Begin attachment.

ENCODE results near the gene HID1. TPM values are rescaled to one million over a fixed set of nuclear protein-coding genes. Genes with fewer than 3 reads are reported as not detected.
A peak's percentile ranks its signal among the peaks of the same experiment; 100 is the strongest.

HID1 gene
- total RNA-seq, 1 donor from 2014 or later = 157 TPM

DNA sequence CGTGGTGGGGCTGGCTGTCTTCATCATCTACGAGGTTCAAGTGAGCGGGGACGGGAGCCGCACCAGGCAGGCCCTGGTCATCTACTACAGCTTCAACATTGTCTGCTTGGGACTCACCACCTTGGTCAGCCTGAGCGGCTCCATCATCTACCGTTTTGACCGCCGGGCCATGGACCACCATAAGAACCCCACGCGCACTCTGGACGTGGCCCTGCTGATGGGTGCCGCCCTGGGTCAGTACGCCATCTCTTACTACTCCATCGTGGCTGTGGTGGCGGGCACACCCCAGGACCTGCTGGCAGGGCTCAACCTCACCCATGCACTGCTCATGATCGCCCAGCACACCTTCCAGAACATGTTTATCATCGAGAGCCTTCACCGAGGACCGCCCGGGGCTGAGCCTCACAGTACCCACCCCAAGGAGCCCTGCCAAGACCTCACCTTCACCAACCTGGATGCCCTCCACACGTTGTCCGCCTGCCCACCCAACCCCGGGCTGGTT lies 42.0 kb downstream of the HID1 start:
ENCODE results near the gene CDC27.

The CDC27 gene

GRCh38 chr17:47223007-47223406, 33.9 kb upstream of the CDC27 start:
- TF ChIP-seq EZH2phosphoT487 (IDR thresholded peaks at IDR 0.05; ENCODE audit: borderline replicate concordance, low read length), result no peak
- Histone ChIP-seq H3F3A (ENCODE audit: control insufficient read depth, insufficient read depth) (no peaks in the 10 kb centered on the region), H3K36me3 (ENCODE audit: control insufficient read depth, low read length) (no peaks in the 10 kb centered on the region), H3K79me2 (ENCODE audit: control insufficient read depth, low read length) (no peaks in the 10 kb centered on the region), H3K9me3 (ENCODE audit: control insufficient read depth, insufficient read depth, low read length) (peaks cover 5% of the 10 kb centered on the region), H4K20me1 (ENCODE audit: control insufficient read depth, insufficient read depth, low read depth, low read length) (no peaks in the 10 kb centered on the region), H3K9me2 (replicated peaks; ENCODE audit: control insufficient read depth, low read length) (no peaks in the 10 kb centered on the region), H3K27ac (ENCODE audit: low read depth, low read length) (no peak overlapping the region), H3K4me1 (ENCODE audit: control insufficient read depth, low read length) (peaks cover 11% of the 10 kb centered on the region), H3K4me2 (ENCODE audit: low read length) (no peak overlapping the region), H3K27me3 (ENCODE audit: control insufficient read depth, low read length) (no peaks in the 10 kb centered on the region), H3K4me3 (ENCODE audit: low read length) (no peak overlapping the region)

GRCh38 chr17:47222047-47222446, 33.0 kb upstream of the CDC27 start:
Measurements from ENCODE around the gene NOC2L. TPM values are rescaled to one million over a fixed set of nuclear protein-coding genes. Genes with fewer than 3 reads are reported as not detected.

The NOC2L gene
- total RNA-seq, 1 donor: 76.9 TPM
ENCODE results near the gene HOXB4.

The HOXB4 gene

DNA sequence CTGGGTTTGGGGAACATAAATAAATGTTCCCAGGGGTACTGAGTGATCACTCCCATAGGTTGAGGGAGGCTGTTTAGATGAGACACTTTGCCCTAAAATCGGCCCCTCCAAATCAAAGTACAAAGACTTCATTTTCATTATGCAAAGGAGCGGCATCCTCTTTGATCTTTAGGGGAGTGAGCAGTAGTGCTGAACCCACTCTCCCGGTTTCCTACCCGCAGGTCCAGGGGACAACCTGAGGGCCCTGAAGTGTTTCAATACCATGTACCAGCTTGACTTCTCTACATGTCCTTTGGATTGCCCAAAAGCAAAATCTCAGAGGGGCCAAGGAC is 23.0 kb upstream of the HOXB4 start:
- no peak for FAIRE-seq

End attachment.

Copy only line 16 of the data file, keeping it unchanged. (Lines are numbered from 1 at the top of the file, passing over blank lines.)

The HOXB4 gene